Disguised as a programmer bot corrects errors in the code
Automated programmer Repairnator made patches good enough to mislead people
“In this world, nothing can be stated definitely, except the inevitability of death and taxes,” wrote Benjamin Franklin in 1789. If he lived today, he could have added errors to the list in this list.
Modern computer programs are so complex that errors inevitably appear in them during the development process. Therefore, finding them and writing patches to fix them is a common part of any software development schedule. There are even companies offering such a service to developers - for example, Travis.
But the search for errors and the writing of patches is a long matter, taking away considerable resources. Various researchers have developed bots to automate this process, but they usually work slowly or give a poor quality code that is not inspected. Therefore, developers would really like to rely on a fast and high-quality bot, scanning code for errors and writing patches to them.
Today their dreams come true thanks to the work of Martin Monperas and his friends from the Royal Institute of Technology in Stockholm, Sweden. They finally made a bot capable of competing with people in finding bugs and writing quality patches.
The guys called the Repairnator bot and successfully tested it, allowing it to compete with human programmers in search of fixes. “This is an important milestone on the path to competing with people in the research of automatic program correction,” they say.
Computer scientists have long been aware of the possibility of automating the process of writing patches. It is not clear whether bots can do this work as quickly and efficiently as humans.
Therefore, Monperas and the company decided to test their bot by disguising it as a human developer and allowing it to compete with people to develop patches for GitHub, a version control programming site. “The key idea of Repairnator is to automatically create patches that fix bugs in builds, show them to people-developers, and watch if developers accept these patches as worthy inclusion in the code,” they said.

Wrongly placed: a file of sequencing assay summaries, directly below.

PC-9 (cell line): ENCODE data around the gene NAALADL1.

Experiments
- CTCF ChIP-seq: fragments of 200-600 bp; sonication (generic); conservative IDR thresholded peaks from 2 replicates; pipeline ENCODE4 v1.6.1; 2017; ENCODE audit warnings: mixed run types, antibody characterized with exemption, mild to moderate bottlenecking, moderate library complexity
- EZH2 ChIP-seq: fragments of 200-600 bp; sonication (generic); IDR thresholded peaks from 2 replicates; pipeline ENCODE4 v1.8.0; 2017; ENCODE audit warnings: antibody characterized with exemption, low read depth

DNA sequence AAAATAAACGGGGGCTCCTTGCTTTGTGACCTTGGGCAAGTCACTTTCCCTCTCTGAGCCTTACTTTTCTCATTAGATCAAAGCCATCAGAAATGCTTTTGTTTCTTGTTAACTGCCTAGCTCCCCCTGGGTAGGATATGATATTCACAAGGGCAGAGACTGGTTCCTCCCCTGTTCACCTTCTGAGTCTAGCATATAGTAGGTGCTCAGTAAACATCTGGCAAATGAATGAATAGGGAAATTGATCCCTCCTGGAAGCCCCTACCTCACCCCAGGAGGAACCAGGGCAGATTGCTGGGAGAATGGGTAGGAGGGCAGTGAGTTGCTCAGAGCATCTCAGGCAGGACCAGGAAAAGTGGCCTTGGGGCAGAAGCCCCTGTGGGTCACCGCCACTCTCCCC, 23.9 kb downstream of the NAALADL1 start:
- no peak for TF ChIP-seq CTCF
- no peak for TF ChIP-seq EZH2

The team registered the user Luc Esape, supposedly a programmer from their lab, on GitHub. “Luke has a profile photo, he looks like a junior developer eager to contribute to the development of open source code on GitHub,” they say.
In fact, Luke is a undercover Repairnator. Cheating was needed because the moderators are inclined to evaluate the work of bots and people in different ways. “Stealth was necessary to test the scientific hypothesis about the competitive ability of people,” said Monpers with the company, who had already informed all interested parties about what was happening.
The team made two approaches to verifying Repairnator. The first test went from February to December 2017, when she ran Repairnator on a permanent list of 14,188 projects with GitHub in search of errors. “We found that our prototype is able to make about 30 patches per day,” they said.
During this time, Repairnator analyzed more than 11,500 projects with errors. He was able to reproduce errors in more than 3000 cases. In 15 cases, he was able to develop a patch.
But none of these patches were accepted for assembly, since Repairnator either made them too long or wrote patches of unacceptable quality.
The second approach was more successful. The team sent Luke to work on the Travis continuous integration service from January to June 2018. Although the team does not specify what exactly they changed to Repairnator, on January 12, he wrote the first patch, which was accepted by the moderator in the assembly. “In other words, Repairnator was able to reach the human level for the first time,” they say. Over the next six months, Repairnator issued five patches accepted by the moderators.
An impressive achievement that opens the way to a new generation of software development methods. It also raises interesting questions. Developers pay attention to the patch that Repairnator developed on May 12 for the eclipse / ditto project.
After that, the team received a letter from one of the project developers: “We accept pull-requests from users who have signed the Eclipse Foundation Contributor license agreement”.
This creates a nasty problem, because the bot can not sign a license agreement. “Who owns the intellectual property and who is responsible for the bot’s contribution: bot operator, bot author, fixer algorithm designer?” The development team asks.
This kind of problem is worth solving before people and bots can work together further. But Monperas and his team are optimistic about the future. “We believe that Repairnator serves as a prototype for future software development, in which bots and people collaborate without problems and become partners in finding flaws in software,” they say.
Franklin, the famous inventor himself, would surely be impressed with what was happening.